, Letter, , Ontario Co., NY, to JS, [, Susquehanna Co., PA], 6 Nov. 1829. Featured version copied [between ca. 27 Nov. 1832 and ca. Jan. 1833] in JS Letterbook 1, pp. 6–8; handwriting of JS; JS Collection, CHL. For more complete source information, see the source note for JS Letterbook 1.
composed this letter in response to JS’s letter two weeks earlier. By this time Cowdery had been involved with the printing of the Book of Mormon for several weeks, and here he provided JS with a brief update of that work. He also informed JS of the estimated date of completion and explained that illness had delayed the work. In the postscript, Cowdery noted his progress copying the original Book of Mormon manuscript. Pages of the resulting “printer’s manuscript” were then delivered to the printer, , ensuring that if the copy were damaged, either through mischief or carelessness, the original would still be preserved. The sentiments and language of Cowdery’s expressions of faith in the letter reveal his familiarity with passages from the manuscript.
begin to write of the mercy mercies of God I know not when to Stop but time and paper fails I would inform that and went out to last week they had a joyful time and found all in as good health as could be expected thinks of comeing to the South in the course of two or three weeks and will callculate to take back that horse the printing goes rather Slow yet as the type founder has been sickbut we expect that the type will be on and Still think we<he> will finish printing by the first of febuary we all send respects to yourself and ——
My dear Brother I cannot hardly feel to close this letter as yet without informing you that we received one from from Masacuchusetts [Massachusetts] dated the 25th Oct. he informs us that he wishes to hear from us and know of our wellfare he says he has talked conside[r]able to Some respecting our work with freedom but others could not because they had no ears my great desire is that we may be faithful and obedient and humble children of Christ here that we may meet together in his kingdom of Eternal Glory to go no more out to Spend an Ete[r]nity where the we wicked cese from troublingand the humbl and penitent child in christ finds rest I remain with much Esteem and profound respect your Brother and compa[n]ion in tribulation and persecution in the kingdom of patience and hope of a Glorious reserrection in christ our Savior and redemer Amen
Joseph Smith Jr
<Let[ter] 5> P S I have Just got to alma commandment to his Son in coppyinng the manscrip we are all in tolerable hea[l]th here but my health is poor [p. 8]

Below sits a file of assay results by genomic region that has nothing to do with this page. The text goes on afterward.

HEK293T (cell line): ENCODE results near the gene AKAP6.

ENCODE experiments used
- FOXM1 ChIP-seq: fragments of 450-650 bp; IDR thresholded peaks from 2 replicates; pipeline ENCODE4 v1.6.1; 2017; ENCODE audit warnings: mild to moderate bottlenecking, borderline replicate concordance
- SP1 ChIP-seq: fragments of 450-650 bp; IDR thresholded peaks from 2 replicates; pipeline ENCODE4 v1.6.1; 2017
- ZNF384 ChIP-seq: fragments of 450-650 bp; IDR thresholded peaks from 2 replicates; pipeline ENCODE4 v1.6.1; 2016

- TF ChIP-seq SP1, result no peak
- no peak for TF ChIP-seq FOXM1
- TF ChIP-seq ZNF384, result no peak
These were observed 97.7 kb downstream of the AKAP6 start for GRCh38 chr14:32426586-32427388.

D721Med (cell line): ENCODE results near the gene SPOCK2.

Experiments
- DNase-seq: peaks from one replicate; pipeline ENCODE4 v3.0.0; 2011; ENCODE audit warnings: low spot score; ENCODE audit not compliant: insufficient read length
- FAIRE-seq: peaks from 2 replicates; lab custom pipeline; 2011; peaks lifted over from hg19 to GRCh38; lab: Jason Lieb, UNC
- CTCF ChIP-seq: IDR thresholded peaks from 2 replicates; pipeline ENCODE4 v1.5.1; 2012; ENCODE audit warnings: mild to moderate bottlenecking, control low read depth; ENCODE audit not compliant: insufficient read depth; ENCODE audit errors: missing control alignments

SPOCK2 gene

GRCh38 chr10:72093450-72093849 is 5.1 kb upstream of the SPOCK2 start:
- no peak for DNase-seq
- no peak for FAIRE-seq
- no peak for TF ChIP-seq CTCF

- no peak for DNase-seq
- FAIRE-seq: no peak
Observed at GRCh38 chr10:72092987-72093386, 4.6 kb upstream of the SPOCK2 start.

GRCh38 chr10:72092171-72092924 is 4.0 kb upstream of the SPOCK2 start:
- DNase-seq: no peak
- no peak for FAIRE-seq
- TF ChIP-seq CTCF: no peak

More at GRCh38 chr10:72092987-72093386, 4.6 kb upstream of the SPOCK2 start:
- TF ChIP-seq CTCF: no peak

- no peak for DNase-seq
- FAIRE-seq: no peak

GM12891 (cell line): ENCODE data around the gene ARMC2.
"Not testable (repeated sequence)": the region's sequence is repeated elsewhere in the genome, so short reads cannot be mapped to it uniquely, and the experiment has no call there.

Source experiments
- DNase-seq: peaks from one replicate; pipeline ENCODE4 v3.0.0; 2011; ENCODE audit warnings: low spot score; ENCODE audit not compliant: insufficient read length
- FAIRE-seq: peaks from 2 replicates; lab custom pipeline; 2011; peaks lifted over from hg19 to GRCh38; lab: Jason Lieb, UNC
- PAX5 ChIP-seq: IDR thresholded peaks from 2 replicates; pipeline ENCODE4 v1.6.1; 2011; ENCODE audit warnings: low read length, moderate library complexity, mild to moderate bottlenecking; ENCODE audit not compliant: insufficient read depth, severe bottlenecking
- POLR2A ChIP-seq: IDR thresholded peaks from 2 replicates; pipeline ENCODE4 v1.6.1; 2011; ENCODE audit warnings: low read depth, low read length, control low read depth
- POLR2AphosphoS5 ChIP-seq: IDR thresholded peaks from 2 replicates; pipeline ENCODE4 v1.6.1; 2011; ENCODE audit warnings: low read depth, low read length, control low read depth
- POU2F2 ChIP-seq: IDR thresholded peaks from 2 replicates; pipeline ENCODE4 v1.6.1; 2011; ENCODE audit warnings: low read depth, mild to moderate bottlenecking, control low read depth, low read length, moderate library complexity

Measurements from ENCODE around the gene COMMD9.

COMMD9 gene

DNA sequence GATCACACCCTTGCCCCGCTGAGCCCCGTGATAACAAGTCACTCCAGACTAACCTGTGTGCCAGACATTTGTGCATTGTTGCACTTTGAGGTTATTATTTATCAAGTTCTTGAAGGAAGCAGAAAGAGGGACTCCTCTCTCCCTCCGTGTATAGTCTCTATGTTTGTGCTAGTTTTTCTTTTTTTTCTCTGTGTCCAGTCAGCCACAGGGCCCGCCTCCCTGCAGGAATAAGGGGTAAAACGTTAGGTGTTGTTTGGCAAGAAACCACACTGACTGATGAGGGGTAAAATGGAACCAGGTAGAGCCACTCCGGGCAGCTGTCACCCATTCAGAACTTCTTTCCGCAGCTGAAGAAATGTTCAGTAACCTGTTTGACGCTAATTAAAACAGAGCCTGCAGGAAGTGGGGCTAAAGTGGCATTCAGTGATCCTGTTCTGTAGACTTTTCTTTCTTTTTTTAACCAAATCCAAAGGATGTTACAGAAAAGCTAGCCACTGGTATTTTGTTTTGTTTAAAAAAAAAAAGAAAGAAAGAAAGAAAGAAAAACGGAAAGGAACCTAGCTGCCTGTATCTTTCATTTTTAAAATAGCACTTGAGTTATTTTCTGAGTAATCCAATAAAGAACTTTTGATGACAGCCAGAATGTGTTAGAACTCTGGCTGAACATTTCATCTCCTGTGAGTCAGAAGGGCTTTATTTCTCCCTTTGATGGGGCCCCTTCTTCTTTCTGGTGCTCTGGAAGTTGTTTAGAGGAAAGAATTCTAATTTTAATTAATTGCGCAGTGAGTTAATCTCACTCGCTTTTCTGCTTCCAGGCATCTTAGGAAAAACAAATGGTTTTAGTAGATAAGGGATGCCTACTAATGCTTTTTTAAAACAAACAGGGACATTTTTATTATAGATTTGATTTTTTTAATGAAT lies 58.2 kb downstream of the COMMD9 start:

Cowdery was likely referring to a compositor or typesetter, whose ill health would have certainly delayed the process. Founding—that is, cutting and casting—type was a highly specialized skill, and none of those assisting with the printing of the Book of Mormon is known to have been a type founder. It is possible that JS made a transcription error when he copied this letter into the letterbook.
The printing of the Book of Mormon was completed in March 1830, and the volume was first advertised for sale in the Wayne Sentinel, a newspaper also published in Grandin’s shop. (John H. Gilbert, Memorandum, 8 Sept. 1892, photocopy, CHL; “The Book of Mormon,” Wayne Sentinel [Palmyra, NY], 26 Mar. 1830, .)
Gilbert, John H. Memorandum, 8 Sept. 1892. Photocopy. CHL. MS 9223.
Wayne Sentinel. Palmyra, NY. 1823–1852, 1860–1861.
Although Marsh’s letter is not extant, in a later history he wrote that after becoming familiar with the Book of Mormon during its printing, he “corresponded with Oliver Cowdery & Jos Smith.” During a trip from his home in Charlestown, Massachusetts, to New York in late summer or early fall 1829, Marsh visited Harris at Grandin’s printing office and obtained from him a proof sheet of the first sixteen pages of the Book of Mormon. He took the pages home to show members of his family, and he and his wife, Elizabeth, became early believers in JS’s work. (“T B Marsh,” , Historian’s Office, Histories of the Twelve, ca. 1858–1880, CHL; see also Thomas B. Marsh and Elizabeth Godkin Marsh to Lewis Abbott and Ann Marsh Abbott, [ca. 11 Apr. 1831], Abbott Family Collection, CHL.)
Historian’s Office. Histories of the Twelve, 1856–1858, 1861. CHL. CR 100 93.
Abbott Family Collection, 1831–2000. CHL. MS 23457.
The prophet Alma addresses his three sons—Helaman, Shiblon, and Corianton—in Book of Mormon, 1830 ed., 323–340 [Alma 36–42]. Cowdery by this point had created 261 pages of the printer’s manuscript, which ultimately numbered 464 pages.
The Book of Mormon: An Account Written by the Hand of Mormon, upon Plates Taken from the Plates of Nephi. Palmyra, NY: E. B. Grandin, 1830.